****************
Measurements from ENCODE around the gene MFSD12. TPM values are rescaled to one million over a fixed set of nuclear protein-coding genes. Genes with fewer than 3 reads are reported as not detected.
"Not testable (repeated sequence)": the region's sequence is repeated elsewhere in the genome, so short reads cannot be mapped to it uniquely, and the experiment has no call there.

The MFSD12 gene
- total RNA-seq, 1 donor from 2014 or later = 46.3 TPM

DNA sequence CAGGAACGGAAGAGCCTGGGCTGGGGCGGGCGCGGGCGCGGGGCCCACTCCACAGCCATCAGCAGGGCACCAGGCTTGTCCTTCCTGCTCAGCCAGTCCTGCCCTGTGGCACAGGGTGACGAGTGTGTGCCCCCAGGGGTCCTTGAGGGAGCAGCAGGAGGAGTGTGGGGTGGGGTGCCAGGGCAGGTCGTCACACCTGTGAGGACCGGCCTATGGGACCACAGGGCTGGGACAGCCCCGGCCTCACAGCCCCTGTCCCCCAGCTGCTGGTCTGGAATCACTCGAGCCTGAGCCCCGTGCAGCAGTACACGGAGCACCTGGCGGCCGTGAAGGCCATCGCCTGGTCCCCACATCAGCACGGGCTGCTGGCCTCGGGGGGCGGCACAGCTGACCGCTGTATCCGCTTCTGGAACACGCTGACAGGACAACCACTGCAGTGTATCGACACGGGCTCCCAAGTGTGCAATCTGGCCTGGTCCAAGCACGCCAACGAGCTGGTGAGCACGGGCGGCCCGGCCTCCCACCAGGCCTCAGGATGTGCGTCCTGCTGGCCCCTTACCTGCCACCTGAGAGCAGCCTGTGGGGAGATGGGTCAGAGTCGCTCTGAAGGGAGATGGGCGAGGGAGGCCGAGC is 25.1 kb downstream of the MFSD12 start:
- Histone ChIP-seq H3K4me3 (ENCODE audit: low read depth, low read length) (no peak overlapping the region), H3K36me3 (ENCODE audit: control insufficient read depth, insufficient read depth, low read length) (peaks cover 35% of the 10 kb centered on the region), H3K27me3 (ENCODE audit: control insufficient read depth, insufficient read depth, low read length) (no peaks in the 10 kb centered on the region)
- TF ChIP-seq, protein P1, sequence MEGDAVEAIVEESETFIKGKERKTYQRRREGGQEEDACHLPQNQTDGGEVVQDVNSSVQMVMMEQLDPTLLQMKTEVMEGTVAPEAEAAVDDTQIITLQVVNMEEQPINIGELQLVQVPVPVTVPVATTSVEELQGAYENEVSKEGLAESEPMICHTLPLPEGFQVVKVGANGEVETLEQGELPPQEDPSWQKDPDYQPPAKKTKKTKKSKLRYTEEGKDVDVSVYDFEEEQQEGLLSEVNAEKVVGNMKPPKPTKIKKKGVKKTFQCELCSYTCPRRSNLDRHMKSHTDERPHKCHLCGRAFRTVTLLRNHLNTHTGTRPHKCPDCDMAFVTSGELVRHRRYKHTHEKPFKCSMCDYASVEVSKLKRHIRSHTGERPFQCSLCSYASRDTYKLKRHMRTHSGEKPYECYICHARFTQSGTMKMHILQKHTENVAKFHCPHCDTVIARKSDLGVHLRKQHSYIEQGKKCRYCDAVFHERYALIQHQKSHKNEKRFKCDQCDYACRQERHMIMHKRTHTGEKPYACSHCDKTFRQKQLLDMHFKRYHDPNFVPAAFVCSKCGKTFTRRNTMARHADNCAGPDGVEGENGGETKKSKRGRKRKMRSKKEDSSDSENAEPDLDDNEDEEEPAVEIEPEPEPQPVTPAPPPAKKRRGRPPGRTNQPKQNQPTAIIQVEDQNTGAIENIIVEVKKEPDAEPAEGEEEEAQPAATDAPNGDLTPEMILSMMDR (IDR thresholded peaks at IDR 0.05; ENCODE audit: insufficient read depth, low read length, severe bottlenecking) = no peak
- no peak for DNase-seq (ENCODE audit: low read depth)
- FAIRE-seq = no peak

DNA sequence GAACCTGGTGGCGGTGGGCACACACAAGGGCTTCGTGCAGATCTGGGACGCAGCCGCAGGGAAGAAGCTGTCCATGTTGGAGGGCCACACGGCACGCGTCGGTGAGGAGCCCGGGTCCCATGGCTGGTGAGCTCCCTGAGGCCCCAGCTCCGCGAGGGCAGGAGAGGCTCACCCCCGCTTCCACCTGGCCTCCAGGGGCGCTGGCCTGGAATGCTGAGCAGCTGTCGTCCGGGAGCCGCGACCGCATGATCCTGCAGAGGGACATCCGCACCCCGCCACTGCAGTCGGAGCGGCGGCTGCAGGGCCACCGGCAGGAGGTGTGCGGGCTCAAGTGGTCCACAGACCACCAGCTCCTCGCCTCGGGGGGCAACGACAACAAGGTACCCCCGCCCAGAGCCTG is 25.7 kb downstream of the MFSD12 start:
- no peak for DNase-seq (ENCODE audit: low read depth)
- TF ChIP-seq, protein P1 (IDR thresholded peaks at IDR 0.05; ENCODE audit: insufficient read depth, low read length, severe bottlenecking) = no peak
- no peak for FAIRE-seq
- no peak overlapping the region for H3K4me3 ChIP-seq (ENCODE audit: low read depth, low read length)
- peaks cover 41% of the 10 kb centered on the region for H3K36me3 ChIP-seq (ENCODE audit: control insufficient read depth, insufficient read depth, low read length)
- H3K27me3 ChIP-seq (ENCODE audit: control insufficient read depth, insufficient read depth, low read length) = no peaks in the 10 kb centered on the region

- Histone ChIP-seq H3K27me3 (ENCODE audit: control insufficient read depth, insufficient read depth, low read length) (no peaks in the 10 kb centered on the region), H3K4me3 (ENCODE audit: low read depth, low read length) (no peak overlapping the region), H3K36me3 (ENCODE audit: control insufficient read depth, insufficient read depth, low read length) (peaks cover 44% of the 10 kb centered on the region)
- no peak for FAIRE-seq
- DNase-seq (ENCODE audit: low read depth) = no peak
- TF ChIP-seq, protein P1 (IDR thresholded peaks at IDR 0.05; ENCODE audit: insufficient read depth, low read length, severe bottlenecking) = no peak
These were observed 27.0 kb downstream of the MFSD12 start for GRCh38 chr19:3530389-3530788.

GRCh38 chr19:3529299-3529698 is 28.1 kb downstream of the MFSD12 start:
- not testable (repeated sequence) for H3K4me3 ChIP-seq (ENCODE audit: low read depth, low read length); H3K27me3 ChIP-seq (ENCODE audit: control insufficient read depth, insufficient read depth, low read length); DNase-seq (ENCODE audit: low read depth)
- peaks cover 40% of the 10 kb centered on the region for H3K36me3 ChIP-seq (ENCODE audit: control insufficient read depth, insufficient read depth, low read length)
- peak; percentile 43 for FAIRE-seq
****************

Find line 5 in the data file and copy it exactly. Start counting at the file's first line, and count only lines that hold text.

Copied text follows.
DNA sequence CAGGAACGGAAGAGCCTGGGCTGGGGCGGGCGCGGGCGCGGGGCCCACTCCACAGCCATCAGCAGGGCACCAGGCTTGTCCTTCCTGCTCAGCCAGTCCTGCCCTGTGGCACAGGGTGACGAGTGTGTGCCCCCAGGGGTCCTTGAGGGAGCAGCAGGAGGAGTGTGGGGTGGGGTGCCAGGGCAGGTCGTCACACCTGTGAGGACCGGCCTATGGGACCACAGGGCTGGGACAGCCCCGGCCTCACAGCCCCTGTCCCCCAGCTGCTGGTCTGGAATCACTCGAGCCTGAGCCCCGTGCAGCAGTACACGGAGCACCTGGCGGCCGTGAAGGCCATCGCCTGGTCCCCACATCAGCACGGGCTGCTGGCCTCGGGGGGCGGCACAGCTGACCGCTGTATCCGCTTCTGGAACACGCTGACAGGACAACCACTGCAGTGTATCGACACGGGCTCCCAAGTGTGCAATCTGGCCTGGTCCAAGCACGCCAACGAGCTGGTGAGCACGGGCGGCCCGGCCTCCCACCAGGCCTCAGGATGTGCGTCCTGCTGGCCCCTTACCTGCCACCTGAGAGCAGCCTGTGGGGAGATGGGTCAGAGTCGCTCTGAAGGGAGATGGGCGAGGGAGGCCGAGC is 25.1 kb downstream of the MFSD12 start: